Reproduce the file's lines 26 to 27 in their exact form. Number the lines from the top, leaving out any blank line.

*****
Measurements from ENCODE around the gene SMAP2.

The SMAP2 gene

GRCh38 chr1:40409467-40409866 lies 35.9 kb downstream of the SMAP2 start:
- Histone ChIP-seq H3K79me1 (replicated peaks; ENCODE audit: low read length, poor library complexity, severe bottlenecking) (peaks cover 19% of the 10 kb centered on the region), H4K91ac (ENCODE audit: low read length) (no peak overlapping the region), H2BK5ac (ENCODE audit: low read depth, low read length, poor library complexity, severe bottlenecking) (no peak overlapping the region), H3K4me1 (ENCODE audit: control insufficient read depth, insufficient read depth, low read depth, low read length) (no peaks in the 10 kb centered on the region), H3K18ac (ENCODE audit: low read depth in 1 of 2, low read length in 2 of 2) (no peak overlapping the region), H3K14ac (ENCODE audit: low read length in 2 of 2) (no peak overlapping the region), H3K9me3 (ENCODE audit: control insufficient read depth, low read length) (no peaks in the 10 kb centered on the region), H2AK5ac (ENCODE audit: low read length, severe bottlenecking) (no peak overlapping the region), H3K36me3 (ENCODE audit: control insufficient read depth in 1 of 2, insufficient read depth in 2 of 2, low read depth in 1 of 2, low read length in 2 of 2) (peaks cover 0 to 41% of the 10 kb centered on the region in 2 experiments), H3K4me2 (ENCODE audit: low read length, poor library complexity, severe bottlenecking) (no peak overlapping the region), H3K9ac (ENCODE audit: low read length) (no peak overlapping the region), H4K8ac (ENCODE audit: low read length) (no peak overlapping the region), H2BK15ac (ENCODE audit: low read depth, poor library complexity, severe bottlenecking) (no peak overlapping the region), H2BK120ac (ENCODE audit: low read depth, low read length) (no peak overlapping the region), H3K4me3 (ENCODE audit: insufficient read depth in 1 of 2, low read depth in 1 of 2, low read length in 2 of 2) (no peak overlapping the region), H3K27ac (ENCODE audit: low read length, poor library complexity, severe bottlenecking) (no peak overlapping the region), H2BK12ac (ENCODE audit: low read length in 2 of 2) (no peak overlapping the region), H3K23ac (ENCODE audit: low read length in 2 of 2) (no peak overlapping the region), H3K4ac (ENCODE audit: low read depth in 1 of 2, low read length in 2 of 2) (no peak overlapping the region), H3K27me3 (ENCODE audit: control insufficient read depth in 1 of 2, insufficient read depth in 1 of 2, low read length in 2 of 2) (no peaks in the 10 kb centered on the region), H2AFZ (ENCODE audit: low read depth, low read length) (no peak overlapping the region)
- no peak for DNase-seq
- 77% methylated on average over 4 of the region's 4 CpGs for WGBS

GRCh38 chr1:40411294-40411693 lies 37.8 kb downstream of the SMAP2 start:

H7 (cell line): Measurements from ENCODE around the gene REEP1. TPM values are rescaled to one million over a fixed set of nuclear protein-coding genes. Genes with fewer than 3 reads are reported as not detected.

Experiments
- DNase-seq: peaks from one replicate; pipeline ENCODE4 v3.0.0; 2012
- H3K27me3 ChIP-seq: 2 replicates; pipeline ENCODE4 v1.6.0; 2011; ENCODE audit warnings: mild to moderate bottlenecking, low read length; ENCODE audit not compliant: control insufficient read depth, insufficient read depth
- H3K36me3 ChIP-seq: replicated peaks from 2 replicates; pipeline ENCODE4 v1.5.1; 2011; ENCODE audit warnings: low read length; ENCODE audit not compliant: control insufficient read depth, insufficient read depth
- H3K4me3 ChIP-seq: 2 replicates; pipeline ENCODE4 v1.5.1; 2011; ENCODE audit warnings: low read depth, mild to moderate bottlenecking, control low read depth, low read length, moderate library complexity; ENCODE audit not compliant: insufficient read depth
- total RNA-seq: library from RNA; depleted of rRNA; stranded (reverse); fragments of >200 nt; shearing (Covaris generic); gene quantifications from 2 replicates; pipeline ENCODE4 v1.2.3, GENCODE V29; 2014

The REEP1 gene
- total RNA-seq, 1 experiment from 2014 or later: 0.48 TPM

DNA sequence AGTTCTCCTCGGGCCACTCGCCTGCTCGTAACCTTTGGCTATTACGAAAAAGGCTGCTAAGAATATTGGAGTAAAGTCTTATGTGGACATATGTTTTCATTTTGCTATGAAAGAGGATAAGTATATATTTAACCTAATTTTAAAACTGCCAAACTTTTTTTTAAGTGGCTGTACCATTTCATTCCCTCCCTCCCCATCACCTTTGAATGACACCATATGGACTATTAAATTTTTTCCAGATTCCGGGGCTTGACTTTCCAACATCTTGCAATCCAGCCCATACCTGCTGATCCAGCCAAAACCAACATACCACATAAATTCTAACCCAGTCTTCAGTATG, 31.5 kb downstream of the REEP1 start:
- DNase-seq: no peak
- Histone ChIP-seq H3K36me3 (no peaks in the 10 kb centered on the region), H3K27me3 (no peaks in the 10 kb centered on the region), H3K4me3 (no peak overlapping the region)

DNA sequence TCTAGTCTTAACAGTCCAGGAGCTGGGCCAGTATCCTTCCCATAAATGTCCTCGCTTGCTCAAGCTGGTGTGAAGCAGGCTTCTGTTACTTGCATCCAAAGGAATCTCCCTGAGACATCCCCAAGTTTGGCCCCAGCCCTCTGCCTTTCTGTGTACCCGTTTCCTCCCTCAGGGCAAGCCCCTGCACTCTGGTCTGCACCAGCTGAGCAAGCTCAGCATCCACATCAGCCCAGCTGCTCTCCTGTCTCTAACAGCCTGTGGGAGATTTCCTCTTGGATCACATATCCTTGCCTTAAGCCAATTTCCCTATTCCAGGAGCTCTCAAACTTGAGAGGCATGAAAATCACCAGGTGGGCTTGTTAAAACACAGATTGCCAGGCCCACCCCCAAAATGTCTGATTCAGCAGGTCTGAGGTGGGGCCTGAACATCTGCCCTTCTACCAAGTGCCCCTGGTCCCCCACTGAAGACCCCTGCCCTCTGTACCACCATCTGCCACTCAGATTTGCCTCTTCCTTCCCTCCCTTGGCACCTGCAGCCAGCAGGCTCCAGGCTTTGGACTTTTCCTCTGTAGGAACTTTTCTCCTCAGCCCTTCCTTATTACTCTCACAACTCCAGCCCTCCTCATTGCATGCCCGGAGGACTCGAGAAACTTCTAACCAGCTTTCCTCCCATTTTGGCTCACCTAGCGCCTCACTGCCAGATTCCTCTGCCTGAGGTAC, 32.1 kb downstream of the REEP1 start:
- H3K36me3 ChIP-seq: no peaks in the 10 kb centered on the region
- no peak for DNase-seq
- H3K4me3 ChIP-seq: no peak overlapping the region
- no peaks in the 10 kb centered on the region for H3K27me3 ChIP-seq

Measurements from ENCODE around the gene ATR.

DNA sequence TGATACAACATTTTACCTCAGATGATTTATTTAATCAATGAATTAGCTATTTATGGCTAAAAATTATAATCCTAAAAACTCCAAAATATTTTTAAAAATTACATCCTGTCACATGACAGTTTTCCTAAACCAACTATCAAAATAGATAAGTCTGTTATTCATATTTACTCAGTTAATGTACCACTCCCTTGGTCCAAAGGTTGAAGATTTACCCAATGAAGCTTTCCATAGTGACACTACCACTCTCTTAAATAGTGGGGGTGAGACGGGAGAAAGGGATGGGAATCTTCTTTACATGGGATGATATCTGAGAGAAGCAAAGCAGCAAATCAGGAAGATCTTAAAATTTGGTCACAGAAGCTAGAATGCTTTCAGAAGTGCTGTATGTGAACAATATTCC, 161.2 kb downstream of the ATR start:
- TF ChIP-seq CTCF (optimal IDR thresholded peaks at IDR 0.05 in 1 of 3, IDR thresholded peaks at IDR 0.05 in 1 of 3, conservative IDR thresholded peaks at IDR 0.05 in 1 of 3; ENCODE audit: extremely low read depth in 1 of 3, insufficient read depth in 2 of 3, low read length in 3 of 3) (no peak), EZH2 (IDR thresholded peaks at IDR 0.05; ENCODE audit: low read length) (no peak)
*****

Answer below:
DNA sequence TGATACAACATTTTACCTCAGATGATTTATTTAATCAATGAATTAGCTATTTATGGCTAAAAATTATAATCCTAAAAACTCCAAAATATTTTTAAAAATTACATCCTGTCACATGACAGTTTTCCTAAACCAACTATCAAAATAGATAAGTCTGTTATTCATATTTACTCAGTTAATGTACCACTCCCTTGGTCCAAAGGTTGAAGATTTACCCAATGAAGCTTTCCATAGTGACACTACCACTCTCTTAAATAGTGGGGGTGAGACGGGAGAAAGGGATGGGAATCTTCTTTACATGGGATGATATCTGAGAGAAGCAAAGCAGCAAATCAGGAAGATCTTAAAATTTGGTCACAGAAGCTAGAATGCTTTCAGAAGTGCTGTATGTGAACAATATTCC, 161.2 kb downstream of the ATR start:
- TF ChIP-seq CTCF (optimal IDR thresholded peaks at IDR 0.05 in 1 of 3, IDR thresholded peaks at IDR 0.05 in 1 of 3, conservative IDR thresholded peaks at IDR 0.05 in 1 of 3; ENCODE audit: extremely low read depth in 1 of 3, insufficient read depth in 2 of 3, low read length in 3 of 3) (no peak), EZH2 (IDR thresholded peaks at IDR 0.05; ENCODE audit: low read length) (no peak)